Fantastic information for anyone who's been disappointed with 16 proc IIS performance or for the two-proc folks who are thinking of adding horsepower.

About Scott

Scott Hanselman is a former professor, former Chief Architect in finance, now speaker, consultant, father, diabetic, and Microsoft employee. He is a failed stand-up comic, a cornrower, and a book author.

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How to turn off/disable the .NET JIT Debugging Dialog

August 24, '04 Comments [1] Posted in Bugs | Tools
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A day may come when you want to turn off the Debug dialog that appears when a .NET program has an unhandled exception.

Option 1: Registry key from Enabling JIT Debugging

For an application that includes managed code, the common language runtime will present a similar dialog to JIT-attach a debugger. The registry key that controls this option is called HKEY_LOCAL_MACHINE\Software\Microsoft\.NETFramework\DbgJITDebugLaunchSetting.

  • If value = 0, prompt the user by means of a message box. The choices are:
    • Continue. This results in a stack dump and process termination.
    • Attach a debugger. In this case, the runtime spawns the debugger listed in the DbgManagedDebugger registry key. If none, control is returned, and the process is terminated.
  • If value = 1, simply return control. This results in a stack dump, after which the process is terminated.  (No more dialog)
  • If value = 2, spawn the debugger listed in the DbgManagedDebugger registry key.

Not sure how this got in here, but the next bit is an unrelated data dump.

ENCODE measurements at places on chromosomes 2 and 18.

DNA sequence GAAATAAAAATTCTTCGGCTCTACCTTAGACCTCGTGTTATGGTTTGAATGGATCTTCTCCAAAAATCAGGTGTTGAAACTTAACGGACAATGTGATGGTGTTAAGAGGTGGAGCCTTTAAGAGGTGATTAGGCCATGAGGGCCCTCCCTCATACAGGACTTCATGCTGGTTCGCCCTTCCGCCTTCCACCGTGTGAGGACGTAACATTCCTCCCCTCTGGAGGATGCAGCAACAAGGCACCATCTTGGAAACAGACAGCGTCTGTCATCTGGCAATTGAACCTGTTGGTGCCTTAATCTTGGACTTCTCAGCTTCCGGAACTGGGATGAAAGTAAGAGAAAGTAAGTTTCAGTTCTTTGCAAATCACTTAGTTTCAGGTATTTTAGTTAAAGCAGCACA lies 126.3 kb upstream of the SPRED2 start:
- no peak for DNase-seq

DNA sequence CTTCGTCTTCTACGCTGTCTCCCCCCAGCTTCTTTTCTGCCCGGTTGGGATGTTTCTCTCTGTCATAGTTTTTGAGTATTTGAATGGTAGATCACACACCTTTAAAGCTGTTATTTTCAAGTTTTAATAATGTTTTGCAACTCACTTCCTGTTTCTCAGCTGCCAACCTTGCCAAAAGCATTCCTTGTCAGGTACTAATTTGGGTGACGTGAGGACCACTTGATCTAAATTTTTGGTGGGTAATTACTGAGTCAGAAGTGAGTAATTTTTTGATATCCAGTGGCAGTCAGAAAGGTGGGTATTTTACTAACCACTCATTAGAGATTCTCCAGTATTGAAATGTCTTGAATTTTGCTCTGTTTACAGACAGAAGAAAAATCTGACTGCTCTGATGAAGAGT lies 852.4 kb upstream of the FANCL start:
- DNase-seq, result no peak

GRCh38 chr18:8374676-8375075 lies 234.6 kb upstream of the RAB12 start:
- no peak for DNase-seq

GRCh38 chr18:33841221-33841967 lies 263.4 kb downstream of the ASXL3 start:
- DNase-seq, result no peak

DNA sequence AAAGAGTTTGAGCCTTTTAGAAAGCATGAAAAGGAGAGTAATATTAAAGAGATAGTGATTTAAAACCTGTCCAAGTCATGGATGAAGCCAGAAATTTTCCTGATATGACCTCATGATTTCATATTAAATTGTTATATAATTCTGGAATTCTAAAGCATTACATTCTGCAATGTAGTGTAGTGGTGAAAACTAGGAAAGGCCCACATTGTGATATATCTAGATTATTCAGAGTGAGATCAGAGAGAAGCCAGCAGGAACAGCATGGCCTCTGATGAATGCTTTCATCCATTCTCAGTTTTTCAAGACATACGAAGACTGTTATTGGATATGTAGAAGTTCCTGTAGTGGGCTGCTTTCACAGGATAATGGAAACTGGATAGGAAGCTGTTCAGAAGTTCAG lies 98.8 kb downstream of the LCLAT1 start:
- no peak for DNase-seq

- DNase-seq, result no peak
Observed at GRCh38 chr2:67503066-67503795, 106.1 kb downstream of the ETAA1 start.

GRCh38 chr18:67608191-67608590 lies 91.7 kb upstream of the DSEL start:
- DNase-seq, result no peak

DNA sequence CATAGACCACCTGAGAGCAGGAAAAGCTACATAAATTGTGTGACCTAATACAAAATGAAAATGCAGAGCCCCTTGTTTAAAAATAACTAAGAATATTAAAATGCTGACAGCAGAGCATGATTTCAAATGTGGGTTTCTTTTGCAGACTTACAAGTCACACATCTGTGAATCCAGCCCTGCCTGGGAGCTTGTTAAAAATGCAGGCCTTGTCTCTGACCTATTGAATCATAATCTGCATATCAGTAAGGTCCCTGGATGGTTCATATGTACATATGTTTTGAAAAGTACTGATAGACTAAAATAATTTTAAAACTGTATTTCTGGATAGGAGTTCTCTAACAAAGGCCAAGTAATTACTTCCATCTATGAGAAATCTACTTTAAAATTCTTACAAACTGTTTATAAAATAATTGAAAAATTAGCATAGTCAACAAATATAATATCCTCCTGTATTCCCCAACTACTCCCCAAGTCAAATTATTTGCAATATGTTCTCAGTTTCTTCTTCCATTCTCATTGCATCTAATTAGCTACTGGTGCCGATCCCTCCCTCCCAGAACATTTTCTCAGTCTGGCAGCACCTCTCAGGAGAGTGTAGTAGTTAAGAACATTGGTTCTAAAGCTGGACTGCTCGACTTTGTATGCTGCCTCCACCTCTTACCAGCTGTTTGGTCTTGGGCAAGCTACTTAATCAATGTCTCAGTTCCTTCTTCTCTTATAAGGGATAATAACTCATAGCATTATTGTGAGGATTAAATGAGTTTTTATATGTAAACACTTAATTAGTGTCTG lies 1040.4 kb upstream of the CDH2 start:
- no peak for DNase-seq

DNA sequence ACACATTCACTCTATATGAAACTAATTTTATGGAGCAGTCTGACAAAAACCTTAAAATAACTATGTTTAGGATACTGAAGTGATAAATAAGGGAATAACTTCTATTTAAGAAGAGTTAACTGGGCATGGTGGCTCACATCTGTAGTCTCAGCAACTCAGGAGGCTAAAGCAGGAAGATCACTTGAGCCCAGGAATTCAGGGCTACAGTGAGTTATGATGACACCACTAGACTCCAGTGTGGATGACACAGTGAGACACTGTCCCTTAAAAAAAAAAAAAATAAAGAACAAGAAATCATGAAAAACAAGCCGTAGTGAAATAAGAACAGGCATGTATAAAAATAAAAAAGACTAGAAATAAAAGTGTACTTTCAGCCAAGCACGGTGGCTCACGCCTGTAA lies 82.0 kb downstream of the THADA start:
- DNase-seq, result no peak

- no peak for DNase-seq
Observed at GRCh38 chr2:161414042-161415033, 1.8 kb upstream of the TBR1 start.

Option 2: If you want to disable the JIT debug dialog, but still want an error dialog:

Visual Studio.NET|Tools|Options|Debugging|Just-In-Time and deselect "Common Language Runtime" and now you’ll get an OK/Cancel dialog instead of the select a Debugger Dialog.  Note: The registry entry from Option 1 above will need to be 0 for the dialog to show up.

Thanks to Eric Deslauriers of Corillian QA for these tips!

About Scott

Scott Hanselman is a former professor, former Chief Architect in finance, now speaker, consultant, father, diabetic, and Microsoft employee. He is a failed stand-up comic, a cornrower, and a book author.

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.NET Compact Framework Examples and Good Demos for Presentations

August 23, '04 Comments [0] Posted in Programming
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Here's a nice list of .NET CF (Compact Framework) projects you can play with.  The first three items (FotoVision, TaskVision and Signature) make good demos.  These are all courtesy of Vertigo Software.

About Scott

Scott Hanselman is a former professor, former Chief Architect in finance, now speaker, consultant, father, diabetic, and Microsoft employee. He is a failed stand-up comic, a cornrower, and a book author.

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Disclaimer: The opinions expressed herein are my own personal opinions and do not represent my employer's view in any way.